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Cooling a barrel

Discussion in 'Handguns: General Discussion' started by Dilettante, Oct 4, 2003.

  1. Dilettante

    Dilettante Well-Known Member

    Is there any reason not to put a cold pack around the gun barrel while reloading?
    This seems like an obvious way to prevent overheating, but it might be bad for the barrel to cool it too much.
    What might happen? Has anyone tried it?
  2. lycanthrope

    lycanthrope Well-Known Member


    I've used a bag full of ice to help cool a barrel when shooting my deer rifle in summer. I just try to make sure the barrel cools relatively evenly and is back to ambient temp before I shoot again. Never had any problems.
  3. Standing Wolf

    Standing Wolf Member in memoriam

    I believe I'd be concerned about condensation, especially inside the barrel.
  4. C.R.Sam

    C.R.Sam Moderator Emeritus

    Shoot it again....condensation should flee.

  5. lycanthrope

    lycanthrope Well-Known Member

    Condensation would be dependent upon humidity and dewpoint, but if you don't cool it much past ambient then you should stay dry.

    HSMITH Well-Known Member

    Dump water in it, ice it down, whatever you use to cool it is fine as long as you take care of it when shooting. There is a commercial device that uses a bucket with a small battery powered pump that pushes water through the barrel to cool guns quickly. I cannot remember the name though.

    You cannot cool a barrel too fast even with ice, and need a squad of ammo handlers to get even a semi-auto pistol hot enough to bother about.

    Unless barrel temps get over 400* you have no worries, so spit check it (spit on it, it if boils and dances and does not touch the metal itself you are getting close to being too hot) to see if it is too hot to continue.
  7. lycanthrope

    lycanthrope Well-Known Member

    Most semi-auto pistols don't get that hot, but get a rifle barrel or your T/C Encore hot enough to boil spit and you are definately shortening it's life span.
  8. 10-Ring

    10-Ring Well-Known Member

    When cooling my P7M8 I keep the action open to help promote air flow...and I bring another gun ;)
  9. 4v50 Gary

    4v50 Gary Moderator Staff Member

    Rifle mag had an article about barrel cooling and included a blast of C02, rubbing with ice, pouring water. The barrel will be so hot there won't be condensation. Just evaporation. Furthermore, water on exterior won't hurt it anyway. Remember the water cool MGs in WW I & WW II?
  10. Teufelhunden

    Teufelhunden Well-Known Member

    Just to play the devil's advocate:

    Those guns were surrounded with water as they began to heat up, not splashed (or doused) with water when they were already hot. What I'm getting at is that introducing cool water to a hot barrel will make the metal contract at different rates since the outside is cooler and the inside hotter as opposed to a uniformly heating barrel of a water-cooled MG.

    Does this have any effect on modern production guns? No idea, I've no empirical evidence either way. ;)

  11. Dilettante

    Dilettante Well-Known Member

    Yes! This is exactly what I was worried about.
  12. Carlos Cabeza

    Carlos Cabeza Well-Known Member

    Remember how they cooled the mortar tubes in "We Were Soldiers"? :D
    The range master might frown on that method though................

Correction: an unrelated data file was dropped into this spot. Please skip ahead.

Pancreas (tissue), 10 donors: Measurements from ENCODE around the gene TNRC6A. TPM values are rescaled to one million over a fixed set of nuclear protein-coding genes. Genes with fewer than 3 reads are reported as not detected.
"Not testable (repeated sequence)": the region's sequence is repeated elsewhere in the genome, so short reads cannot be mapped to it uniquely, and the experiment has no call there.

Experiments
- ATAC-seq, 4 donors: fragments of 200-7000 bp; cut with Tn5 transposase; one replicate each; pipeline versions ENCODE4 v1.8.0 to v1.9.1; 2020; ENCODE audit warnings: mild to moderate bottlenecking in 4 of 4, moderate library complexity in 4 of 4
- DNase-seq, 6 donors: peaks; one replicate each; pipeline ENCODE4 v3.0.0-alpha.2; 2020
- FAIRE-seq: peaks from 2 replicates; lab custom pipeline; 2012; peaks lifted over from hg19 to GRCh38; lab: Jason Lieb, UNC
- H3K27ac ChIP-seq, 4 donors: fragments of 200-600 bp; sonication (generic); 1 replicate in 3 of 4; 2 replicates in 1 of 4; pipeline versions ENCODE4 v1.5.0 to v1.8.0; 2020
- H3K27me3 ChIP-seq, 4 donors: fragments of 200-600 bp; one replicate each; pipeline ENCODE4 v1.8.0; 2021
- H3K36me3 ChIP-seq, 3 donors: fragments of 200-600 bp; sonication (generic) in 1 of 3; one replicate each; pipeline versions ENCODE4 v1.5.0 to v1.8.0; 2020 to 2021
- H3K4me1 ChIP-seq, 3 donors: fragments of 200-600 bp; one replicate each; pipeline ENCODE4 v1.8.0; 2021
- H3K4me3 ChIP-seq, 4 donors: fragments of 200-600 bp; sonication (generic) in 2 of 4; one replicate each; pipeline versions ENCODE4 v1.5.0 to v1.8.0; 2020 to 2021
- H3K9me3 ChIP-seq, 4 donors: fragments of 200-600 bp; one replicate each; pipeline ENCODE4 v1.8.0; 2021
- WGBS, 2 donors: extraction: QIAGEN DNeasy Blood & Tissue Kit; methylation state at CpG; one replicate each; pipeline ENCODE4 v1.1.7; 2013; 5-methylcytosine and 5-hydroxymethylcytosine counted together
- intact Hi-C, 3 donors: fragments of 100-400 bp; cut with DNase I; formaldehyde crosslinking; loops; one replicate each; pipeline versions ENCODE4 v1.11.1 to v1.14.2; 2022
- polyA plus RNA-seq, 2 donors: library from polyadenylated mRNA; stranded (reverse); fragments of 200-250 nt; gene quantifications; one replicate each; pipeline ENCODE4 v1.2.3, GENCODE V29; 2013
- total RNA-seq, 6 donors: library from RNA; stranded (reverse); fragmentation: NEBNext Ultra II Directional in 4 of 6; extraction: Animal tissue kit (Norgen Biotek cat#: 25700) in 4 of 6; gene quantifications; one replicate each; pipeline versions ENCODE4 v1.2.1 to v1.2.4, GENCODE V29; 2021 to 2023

13. lycanthrope

    lycanthrope Well-Known Member

    Metal is an excellent conductor of heat and it will disperse the remaining heat quickly even if you only cool one part. The distance of the radius of most barrels is very small. Half an inch on the outside.

    This type of cooling happens in reverse every time you shoot your hunting weapon in subzero temps. For a small moment the inside is very hot and the outside is ambient. No problem.
  14. giese

    giese Well-Known Member

    Canned air

    How about trying one of those canned air products used to dust off electronic equipment. When you tip them upside down and squirt them they eject liquid that is very cool, I am not sure what it is though, tetrafluoroethane or something. It should not contain any particulate matter and should not harm the gun, plus with the long tip you can shoot it right down the barrel, it might even keep your gun more clean and it disapates mucho rapido.
  15. Dilettante

    Dilettante Well-Known Member

    My experience is that canned air gets used up very quickly. It would be an expensive way of cooling the gun.
    I think I'll try the ice pack next time I'm shooting.
  16. caz223

    caz223 Well-Known Member

    Easy way to keep a cool gun barrel.
    Exchange barrels, or even guns.
    The problem with hot-swapping barrels is that, well, they're hot.
    Two, even three guns are the answer.
    I wouldn't even bother going to the range, unless I packed at least three different bullet launchers.
  17. Okiecruffler

    Okiecruffler Well-Known Member

    That's what a .22 is for

    Gives you something to do while the big bores cool down.
  18. C.R.Sam

    C.R.Sam Moderator Emeritus

    Some folks doin endurance testing get em pretty hot.
    Dunkin em in a bucket of water tween strings seems to do good and little or no harm.

  19. NewShooter78

    NewShooter78 Well-Known Member

    So how many rounds, fired how rapidly will get your gun hot enough to warrant cooling the barrel?
  20. Hutch

    Hutch Well-Known Member

    I read an account (or heard it, I disremember) of an IHMSA shooter who would cool his Super Blackhawk between 5-shot strings with a butane cannister (the kind you refill cig lighters with). Push the nozzle against the barrel and let the cold butane (it's all thermodynamics) cool it. I sure wouldn't have the nerve....

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